Back to when it began….

1987 seems a lifetime ago, I was living in Darwin where my life consisted of cycling, work and drinking. The cycling came about because of the lack of public transport, I didn’t have a car so I cycled everywhere, to and from work, to the beach, to visit friends, grocery shopping and even going out.
Probably a good thing that I was cycling because drinking certainly was a feature of everyday life in the Top End.

And so it came to pass that I was at The Parap Hotel in October of 1987, no doubt an upmarket establishment, with friends when a discussion began about cycling Darwin to Brisbane arose. The challenge was issued and in a drunken haze accepted. There were two things I knew about myself when I was younger, I was stubborn and I never back down from a challenge, no matter how ridiculous it seemed.

We could sleep anywhere, this says it all!
We could sleep anywhere, this says it all!

And so it began, I wouldn’t say that there was a whole lot of planning or forethought. That’s the brilliance of being young, I didn’t think about it in any depth at all, panniers and bike racks purchased, I already had the bike, resignation handed in at my very stable bank job. And off we went, four of us, at the end of November. It was summertime and hot as hell, clearly not a whole lot of forethought and that was just the beginning.

Somewhere in the Northern Territory.
Somewhere in the Northern Territory.

The first day is forever etched in my memory, Darwin to Adelaide River. 110 kilometres. I had not had a training run, fully loaded on my bike, no, that would require common sense. So it was hard work, way harder than I ever envisioned, my bike fully loaded was so heavy I couldn’t lift it. I was struggling, this couldn’t be right, I had cycled more than the others and they weren’t struggling as much as me! Maybe it was because I was the smallest and my bike weighed the same as theirs, that was it, it was all about ratios.

Fixing a puncture roadside is never fun, especially not going up hill.
Fixing a puncture roadside is never fun, especially not going up hill.
This was an oasis!
This was an oasis!

So by the time we had rode through the hills at Hayes Creek, I was in tears, I wasn’t even rolling down the hills. I have 3500km of this!! I will never make it. Well I did make it to Adelaide River before nightfall, my legs were so sore from pushing that damn bike up and down hills I could barely stand the water running over them in the shower. I went to bed with the pending doom of the next day hanging over my head.
The next morning we were up before dawn, ready to hit the road and get the bulk of the day’s ride completed before it got too hot. As I was pushing, and I mean really pushing my bike out to the road, one of the guys noticed me struggling, this can’t be right he says, let’s take a look (that was about 110km too late!) We unloaded the back rack of my bike to find the load had been pushing down on the brake cable, I had ridden all that way with the brake jammed on! There wasn’t too much from that day on that was as hard as that….except for the Barkley Highway.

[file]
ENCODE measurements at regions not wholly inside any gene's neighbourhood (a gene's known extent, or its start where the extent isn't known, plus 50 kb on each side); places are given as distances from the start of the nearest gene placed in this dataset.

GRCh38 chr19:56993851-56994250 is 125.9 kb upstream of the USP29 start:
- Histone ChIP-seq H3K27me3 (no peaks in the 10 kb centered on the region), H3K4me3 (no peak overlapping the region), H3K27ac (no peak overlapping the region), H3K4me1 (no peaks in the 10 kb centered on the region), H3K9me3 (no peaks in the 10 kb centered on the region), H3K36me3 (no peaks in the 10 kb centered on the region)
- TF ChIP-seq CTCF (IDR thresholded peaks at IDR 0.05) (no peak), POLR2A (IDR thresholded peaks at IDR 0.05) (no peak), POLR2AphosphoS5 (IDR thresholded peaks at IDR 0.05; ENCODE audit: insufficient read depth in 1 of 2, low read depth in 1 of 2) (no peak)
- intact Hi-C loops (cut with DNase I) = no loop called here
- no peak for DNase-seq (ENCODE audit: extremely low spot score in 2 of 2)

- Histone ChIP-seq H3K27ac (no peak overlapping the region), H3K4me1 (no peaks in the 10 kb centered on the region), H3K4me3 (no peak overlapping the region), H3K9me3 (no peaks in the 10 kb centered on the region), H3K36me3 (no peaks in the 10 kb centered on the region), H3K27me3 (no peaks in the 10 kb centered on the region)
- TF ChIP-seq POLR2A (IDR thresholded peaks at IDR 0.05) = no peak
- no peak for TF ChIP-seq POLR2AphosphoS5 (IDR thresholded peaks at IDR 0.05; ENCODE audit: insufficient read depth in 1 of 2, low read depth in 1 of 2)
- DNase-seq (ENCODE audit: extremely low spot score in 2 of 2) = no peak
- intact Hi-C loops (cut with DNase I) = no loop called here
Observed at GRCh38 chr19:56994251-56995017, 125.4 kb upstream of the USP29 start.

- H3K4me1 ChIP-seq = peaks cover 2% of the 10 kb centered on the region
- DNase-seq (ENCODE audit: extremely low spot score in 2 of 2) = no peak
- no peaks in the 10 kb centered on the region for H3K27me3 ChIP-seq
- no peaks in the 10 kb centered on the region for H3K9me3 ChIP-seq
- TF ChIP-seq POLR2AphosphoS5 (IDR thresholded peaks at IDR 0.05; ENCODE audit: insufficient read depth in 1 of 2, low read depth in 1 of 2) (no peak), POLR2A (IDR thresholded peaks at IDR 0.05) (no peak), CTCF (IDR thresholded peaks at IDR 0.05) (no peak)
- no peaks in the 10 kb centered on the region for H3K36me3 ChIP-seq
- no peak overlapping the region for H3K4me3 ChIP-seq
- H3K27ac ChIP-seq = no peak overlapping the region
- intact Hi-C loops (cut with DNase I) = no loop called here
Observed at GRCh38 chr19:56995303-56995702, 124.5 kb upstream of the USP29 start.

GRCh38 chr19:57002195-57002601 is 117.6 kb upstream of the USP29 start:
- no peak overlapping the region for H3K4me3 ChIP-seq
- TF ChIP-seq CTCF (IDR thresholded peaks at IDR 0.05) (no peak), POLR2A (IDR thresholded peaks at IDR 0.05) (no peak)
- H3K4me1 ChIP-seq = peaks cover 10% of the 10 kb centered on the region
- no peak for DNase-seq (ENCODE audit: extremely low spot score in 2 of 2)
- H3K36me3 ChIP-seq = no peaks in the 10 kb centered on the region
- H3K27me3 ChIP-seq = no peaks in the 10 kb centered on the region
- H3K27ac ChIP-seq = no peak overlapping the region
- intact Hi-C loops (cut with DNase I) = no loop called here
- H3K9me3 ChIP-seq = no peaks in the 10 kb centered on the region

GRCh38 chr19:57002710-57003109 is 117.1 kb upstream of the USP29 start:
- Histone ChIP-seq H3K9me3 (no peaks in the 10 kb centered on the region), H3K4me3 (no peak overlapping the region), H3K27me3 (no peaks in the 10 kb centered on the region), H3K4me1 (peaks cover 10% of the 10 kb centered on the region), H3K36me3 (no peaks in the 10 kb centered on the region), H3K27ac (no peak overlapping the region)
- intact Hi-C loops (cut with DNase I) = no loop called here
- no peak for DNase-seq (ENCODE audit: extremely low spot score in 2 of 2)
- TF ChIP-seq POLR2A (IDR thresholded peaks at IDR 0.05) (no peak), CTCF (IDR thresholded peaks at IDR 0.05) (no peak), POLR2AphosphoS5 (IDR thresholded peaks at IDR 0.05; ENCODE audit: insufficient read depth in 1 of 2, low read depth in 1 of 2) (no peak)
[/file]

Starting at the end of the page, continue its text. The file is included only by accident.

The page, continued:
Camping off the road, was a bit rough, I didn't care, I could have slept anywhere.
Camping off the road, was a bit rough, I didn’t care, I could have slept anywhere.

Now this is when the lack of planning and forethought reached its peak. As we rode across the Barkley Tableland, well it sounds rather windswept and grand. For those of you that don’t know, the Barkley Highway runs across from Three Ways in the Northern Territory to Camooweal in northern Queensland, 446km to be exact.  It was actually very windswept, and it was in the tune of a headwind, other than that I would only describe it as desolate. Yep, tumbleweeds and all. We carried about 14 litres of water each, that was enough for a day or two in that heat. We would wake up around 4.00am and start peddling, hopefully to find shade in the heat of the day, before setting off again in the evening, well that was the plan. As the sun rose the wind picked up, a full on head wind and not a tree in sight. The only place we could find to sit out the heat of the day was a culvert that ran under the road, we needed to remove all the tumble weeds first.
It was while we were crossing the Barkley Tableland we had a lesson in planning, we came across a Swedish cyclist riding in the opposite direction. Now what kind of craziness is that, a European who has no idea of the Australian climate and how hot it gets in summer riding out here. Well he clearly knew more than us, he couldn’t understand why we were riding the way we were, everybody knows the prevailing winds go around Australia anti clockwise! Except us….so off we peddled into our head wind while he was blown along in the opposite direction. And that’s how it remained, all the way to Brisbane.
Of course we rode the entire way. It took just over a month, it got easier as the weather got cooler and our legs got stronger. Like all things that challenge us, it was at times terrible and we wanted to give up, one of our party did, but it was awesome to finish. I am not sure if I learned anything about myself, it was so long ago, but I think it wonderful for the spirit to be a little reckless.

Nothing fancy, it wasn't fully loaded here, usually had a water container on the back.
Nothing fancy, it wasn’t fully loaded here, usually had a water container on the back.

I hadn’t thought about that trip for many, many years. I was reminded of it last year and I thought about the person I was then and how the passage of time has changed me. As I fast approach 50 years I wanted to re-connect with me, the adventuress me. I know I am still in there somewhere.

Staying in a shed after getting caught in a storm in outback Queensland.
Staying in a shed after getting caught in a storm in outback Queensland.

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